In its recent decision in Atlantic Casualty Ins. Co. v. Paszko Masonry, Inc., 2013 U.S. App. LEXIS 11561 (7th Cir. June 7, 2013), the United States Court of Appeals for the Seventh Circuit had occasion to consider whether a company that had bid on, but not yet been awarded a construction project, could nevertheless be deemed a “contractor” for the purpose of an employee bodily injury exclusion.
The facts in Paszko related to the construction of an apartment building in Illinois on which Prince Contractors, Inc. was the general contractor. While construction was in process, Prince bid out work relating to caulking of gaps and joints. Raincoat Solutions bid on the project, and its bid was accepted, subject to approval of the caulking material and subject to Prince approving the competency of the caulking employee to be furnished by Raincoat. In an effort to secure the bid, Raincoat sent its intended employee, Rybaltowski, to the construction site to demonstrate how he would perform the caulking. Notably, Raincoat did not expect to be compensated for the work it performed in connection with the demonstration. After the demonstration was completed, but before Mr. Rybaltowski could leave the site, he was injured when a beam fell on him. Only a half hour after this incident, Raincoat and Prince signed a subcontract. Mr. Rybaltowski later filed suit against Prince and the subcontractor that had been working on the beam, Paszko.
Paszko was insured under a general liability policy issued by Atlantic Casualty. The policy contained an exclusion for “Injury to Employees, Contractors and Employees of Contractors,” which barred coverage for bodily injury “to any 'contractor' arising out of or in the course of the rendering or performing services of any kind or nature whatsoever by such 'contractor' for which any insured may become liable in any capacity.” The policy stated that:
… ‘contractor’ shall include but is not limited to any independent contractor or subcontractor of any insured, any general contractor, any developer, any property owner, any independent contractor or subcontractor of any general contractor, any independent contractor or subcontractor of any developer, any independent contractor or subcontractor of any property owner, and any and all persons working for and or providing services and or materials of any kind for these persons or entities mentioned herein. (Emphasis supplied.)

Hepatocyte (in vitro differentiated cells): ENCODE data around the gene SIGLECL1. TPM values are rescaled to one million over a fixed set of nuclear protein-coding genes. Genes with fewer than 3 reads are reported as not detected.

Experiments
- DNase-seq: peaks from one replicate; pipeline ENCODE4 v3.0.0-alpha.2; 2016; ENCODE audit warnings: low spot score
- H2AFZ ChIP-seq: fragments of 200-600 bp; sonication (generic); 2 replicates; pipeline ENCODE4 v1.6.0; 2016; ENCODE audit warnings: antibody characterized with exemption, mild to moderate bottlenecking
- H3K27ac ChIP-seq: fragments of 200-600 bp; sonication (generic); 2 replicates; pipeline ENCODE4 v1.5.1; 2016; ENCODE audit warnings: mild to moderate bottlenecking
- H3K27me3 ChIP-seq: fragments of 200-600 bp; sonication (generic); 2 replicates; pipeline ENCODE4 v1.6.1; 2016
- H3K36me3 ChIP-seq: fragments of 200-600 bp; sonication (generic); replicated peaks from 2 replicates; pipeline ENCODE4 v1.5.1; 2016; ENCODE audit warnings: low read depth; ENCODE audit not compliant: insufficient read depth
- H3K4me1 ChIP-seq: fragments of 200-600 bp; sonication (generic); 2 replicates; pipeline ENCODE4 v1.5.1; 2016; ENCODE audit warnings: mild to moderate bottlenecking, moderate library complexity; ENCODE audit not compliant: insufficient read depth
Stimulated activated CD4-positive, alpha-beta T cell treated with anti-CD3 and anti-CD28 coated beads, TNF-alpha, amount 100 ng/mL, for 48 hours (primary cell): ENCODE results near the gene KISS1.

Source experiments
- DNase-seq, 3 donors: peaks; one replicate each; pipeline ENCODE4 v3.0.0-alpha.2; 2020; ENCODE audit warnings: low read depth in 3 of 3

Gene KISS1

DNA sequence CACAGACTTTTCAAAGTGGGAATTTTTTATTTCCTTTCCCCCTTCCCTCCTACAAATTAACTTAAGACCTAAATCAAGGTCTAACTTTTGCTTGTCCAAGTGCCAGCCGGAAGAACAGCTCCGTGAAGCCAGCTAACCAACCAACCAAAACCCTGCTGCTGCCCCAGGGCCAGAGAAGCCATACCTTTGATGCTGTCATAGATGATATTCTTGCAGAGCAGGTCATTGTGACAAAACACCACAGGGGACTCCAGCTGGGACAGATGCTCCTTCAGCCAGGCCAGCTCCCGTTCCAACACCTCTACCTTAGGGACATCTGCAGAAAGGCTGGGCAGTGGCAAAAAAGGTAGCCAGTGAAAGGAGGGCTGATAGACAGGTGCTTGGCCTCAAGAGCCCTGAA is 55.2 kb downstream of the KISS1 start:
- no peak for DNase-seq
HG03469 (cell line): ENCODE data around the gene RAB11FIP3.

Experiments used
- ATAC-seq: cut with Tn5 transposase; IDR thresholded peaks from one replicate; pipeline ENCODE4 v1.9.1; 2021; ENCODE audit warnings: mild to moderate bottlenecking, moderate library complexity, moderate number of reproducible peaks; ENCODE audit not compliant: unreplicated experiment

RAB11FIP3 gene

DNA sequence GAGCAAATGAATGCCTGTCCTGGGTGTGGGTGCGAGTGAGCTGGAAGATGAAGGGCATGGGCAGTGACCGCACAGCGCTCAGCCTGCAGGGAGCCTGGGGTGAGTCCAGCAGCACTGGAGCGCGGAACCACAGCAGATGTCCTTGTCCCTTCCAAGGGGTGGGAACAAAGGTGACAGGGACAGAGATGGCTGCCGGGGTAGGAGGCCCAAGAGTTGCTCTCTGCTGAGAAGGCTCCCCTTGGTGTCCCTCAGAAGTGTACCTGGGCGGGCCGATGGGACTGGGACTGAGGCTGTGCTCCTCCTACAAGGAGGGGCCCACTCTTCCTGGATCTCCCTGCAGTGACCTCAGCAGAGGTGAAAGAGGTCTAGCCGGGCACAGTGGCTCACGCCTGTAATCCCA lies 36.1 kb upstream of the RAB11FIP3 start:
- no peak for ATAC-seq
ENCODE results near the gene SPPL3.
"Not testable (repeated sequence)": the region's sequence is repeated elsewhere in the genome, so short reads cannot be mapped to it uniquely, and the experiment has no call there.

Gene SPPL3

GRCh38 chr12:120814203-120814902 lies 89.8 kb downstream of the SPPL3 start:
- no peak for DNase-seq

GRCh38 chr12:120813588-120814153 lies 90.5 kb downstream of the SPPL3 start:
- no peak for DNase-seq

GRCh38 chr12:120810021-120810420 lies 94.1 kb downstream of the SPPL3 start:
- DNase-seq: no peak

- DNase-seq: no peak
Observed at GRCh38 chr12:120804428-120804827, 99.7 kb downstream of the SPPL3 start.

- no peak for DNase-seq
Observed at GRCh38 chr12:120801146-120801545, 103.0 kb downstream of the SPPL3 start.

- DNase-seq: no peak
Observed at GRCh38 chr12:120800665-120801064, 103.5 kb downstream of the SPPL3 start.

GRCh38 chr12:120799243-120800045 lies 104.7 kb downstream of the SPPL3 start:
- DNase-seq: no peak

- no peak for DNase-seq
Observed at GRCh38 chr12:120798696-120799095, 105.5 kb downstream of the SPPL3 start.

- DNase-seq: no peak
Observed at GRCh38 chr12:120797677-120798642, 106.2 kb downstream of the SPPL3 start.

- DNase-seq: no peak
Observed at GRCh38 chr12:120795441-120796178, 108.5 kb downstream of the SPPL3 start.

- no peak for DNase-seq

Thus, coverage for Paszko, and Prince as an additional insured under Paszko’s policy, turned on the question of whether Raincoat could be considered a “contractor” at the time of Mr. Rybaltowski’s injury.
The Seventh Circuit, in a decision authored by Judge Richard Posner, began its analysis by observing that the policy definition of contractor was “poorly drafted,” since it only set forth examples of contractors rather than clearly defining the term. This definition raised a question as to when Raincoat qualified as a contractor simply by the nature of its business. As Judge Posner explained:
The wording of the exclusion leaves uncertain whether Raincoat was a contractor simply because companies that engage in construction are called "contractors," or whether it did not become a "contractor" until it signed a contract with Prince or until it provided materials or services other than the demonstration of caulking, or whether the demonstration itself was a service provided by a contractor.
Judge Posner acknowledged that in one sense, Raincoat was “providing services” to Prince in connection with the demonstration, even if it had not yet signed the subcontract. In this connection, Raincoat through Mr. Rybaltowski’s efforts, did caulk a few windows as part of the demonstration, and presumably this was of benefit to Prince. The court nevertheless concluded that the exclusion could be interpreted differently, and in fact, more narrowly. Specifically, Judge Posner reasoned that:
Also plausible, however, is the alternative interpretation that services are not provided until the contractor (with or without a signed contract, because a provider of services is a "contractor" within the meaning of the exclusion regardless of whether he has a contract) begins to do compensated work on the project.
Thus, finding several plausible definitions of “contractor,” the court concluded the term was ambiguous and therefore must be interpreted in the insured’s favor. While the court agreed that it would be “a little odd” to treat a construction worker such as Mr. Rybaltowski as a “passerby” just because he was demonstrating a construction service rather than performing that service for compensation, this outcome was necessitated by the ambiguity in Atlantic’s definition of “contractor.”